New analysis: California receives “trending poorly” marks for COVID-19 containment measures

Media Contacts
Emily Rusch

Vice President and Senior Director of State Offices, The Public Interest Network

CALPIRG Education Fund provides fact sheet based on metrics from coronavirus watchdog

CALPIRG Education Fund

Oakland — With America as a whole continuing to struggle in containing the COVID-19 virus,  CALPIRG Education Fund released a new fact sheet today calling on California to maintain all current restrictions related to COVID-19, and take additional measures to improve containment. 

This finding is based on analysis by, a nonpartisan group of public health and crisis experts, which ranked California, as “trending poorly” based on its analysis of California performance on four Centers for Disease Control-recommended benchmarks. 

“From early on in this pandemic, it’s been clear that we must listen to public health experts or suffer dire consequences,” said Emily Rusch, Executive Director of CALPIRG Education Fund.  “What we are seeing right now in our state is that while we’re doing some things right, we must act more comprehensively to protect the health and welfare of our citizens and beat this virus.”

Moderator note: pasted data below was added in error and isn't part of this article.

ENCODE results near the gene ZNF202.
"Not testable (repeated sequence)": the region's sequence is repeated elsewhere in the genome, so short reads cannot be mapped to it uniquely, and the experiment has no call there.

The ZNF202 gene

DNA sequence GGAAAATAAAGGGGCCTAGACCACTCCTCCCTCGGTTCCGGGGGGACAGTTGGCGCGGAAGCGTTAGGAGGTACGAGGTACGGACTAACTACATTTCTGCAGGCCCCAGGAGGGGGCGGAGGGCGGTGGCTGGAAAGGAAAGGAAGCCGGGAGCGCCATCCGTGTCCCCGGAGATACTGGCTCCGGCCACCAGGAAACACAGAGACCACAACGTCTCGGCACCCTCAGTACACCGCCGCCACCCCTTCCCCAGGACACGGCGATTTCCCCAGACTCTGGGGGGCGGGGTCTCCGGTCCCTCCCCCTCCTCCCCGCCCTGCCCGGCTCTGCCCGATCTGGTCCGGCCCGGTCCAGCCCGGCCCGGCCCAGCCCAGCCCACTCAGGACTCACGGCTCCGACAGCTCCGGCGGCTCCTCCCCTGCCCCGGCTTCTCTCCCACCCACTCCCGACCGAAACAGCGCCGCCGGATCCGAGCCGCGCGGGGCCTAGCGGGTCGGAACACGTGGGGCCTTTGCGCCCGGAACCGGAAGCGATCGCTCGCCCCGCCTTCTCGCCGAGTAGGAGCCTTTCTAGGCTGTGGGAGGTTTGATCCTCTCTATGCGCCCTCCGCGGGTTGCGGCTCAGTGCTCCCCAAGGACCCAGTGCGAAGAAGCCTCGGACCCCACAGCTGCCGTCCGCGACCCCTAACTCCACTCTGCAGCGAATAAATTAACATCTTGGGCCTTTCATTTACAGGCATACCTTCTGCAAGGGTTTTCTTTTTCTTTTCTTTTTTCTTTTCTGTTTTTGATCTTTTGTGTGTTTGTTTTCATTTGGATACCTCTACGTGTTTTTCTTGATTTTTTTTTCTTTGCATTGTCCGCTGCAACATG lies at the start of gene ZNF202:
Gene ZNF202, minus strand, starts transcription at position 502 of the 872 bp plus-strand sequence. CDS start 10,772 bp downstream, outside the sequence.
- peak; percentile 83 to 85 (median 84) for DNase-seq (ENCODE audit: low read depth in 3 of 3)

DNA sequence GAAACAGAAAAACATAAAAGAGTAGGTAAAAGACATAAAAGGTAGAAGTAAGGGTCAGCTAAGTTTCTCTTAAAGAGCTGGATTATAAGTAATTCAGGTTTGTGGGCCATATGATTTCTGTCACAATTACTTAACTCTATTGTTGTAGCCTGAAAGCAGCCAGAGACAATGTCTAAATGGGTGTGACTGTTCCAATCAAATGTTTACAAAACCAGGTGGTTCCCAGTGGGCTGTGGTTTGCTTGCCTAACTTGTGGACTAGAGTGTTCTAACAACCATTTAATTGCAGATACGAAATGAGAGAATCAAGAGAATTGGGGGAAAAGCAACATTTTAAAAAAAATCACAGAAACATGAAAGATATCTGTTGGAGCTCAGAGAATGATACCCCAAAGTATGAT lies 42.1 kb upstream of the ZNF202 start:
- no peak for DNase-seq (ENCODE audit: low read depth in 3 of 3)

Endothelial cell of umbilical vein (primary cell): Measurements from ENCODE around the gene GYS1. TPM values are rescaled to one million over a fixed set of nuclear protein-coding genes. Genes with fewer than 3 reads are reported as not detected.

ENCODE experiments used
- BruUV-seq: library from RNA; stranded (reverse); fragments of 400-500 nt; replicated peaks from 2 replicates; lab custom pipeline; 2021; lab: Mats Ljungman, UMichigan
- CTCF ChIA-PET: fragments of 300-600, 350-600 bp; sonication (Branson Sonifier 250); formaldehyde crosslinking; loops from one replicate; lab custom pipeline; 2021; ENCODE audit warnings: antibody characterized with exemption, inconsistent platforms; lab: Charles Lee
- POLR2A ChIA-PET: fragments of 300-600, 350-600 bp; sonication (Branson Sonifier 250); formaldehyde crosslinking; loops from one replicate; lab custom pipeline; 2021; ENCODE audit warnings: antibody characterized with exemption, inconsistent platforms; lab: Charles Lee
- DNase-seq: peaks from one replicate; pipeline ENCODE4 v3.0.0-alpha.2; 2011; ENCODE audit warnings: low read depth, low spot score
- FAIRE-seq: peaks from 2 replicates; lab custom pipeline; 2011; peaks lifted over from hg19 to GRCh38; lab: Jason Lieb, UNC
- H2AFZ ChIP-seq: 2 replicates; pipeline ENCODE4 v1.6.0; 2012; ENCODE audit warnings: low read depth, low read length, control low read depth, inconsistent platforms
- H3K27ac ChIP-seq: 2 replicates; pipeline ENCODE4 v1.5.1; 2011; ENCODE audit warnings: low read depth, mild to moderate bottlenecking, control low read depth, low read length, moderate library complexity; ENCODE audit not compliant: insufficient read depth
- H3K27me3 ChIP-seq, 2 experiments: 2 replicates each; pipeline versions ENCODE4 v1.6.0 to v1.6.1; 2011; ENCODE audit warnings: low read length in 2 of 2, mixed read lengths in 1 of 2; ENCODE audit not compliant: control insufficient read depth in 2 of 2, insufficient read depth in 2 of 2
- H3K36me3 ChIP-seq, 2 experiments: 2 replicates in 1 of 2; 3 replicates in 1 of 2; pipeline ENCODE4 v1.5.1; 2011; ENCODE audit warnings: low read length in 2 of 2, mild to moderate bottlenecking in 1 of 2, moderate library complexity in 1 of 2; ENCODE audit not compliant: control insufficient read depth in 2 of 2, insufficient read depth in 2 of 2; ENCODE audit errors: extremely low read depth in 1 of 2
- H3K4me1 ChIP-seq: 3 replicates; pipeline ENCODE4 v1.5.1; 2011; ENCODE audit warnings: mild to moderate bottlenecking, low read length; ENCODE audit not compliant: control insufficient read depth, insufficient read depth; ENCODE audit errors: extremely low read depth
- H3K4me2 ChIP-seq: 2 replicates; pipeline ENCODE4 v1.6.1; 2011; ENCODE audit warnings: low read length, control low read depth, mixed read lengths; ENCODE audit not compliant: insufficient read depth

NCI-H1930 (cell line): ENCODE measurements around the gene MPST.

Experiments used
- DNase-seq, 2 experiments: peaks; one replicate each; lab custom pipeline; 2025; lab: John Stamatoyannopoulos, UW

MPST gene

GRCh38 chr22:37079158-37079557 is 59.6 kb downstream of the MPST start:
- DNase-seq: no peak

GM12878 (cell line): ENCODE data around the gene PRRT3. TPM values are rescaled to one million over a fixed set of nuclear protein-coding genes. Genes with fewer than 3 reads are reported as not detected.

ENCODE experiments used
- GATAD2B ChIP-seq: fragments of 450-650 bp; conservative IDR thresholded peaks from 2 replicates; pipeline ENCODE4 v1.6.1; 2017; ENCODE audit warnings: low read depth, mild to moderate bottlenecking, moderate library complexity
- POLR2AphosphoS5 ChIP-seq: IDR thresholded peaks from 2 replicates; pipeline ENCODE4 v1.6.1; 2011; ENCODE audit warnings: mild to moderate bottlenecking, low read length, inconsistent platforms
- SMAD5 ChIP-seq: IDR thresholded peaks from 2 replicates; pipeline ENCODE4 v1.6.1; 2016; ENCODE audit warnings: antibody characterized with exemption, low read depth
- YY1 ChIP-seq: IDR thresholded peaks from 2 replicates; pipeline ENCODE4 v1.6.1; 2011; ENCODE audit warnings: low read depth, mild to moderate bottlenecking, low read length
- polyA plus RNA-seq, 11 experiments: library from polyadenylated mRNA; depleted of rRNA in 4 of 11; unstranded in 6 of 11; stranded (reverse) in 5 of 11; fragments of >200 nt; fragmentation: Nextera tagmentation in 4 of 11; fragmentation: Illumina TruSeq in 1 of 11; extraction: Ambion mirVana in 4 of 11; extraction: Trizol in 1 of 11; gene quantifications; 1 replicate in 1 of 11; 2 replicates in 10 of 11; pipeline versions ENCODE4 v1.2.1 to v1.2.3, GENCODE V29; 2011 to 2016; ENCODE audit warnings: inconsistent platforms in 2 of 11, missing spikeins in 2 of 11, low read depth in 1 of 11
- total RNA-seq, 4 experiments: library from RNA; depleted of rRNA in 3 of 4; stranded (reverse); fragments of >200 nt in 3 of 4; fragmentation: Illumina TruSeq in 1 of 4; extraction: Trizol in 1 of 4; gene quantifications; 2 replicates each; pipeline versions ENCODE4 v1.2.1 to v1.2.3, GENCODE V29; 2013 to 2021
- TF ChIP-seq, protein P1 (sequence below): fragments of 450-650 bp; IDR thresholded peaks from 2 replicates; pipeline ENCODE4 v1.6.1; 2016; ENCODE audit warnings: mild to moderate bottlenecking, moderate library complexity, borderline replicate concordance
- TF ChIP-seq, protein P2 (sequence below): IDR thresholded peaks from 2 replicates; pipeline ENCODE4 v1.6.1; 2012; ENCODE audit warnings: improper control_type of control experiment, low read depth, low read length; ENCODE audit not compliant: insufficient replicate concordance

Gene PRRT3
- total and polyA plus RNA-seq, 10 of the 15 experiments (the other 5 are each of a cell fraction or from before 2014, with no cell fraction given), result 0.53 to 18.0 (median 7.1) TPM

The fact sheet provides data in the four key categories: 14-day decline in influenza-like illness; declining COVID positive cases; diminishing percentage of COVID positive cases; and appropriate hospital capacity.

As of June 26, California was meeting only two of four benchmarks. Specifically, test positivity, the percentage of tests that have been coming back positive for COVID-19, has been increasing in California over the last 14 days. Additionally, the total number of COVID-19 cases has been increasing in the state over the last 14 days. 

Nationally, only 6 states were meeting the standards in all four categories as of June 26. As of Sunday, the number had dropped to three.

“California must redouble its efforts in order to do its part to combat COVID-19,” said Rusch. “With an increasing total number of cases, and an increasing percentage of tests coming back positive, California needs to keep encouraging both individual and collective action to save lives.”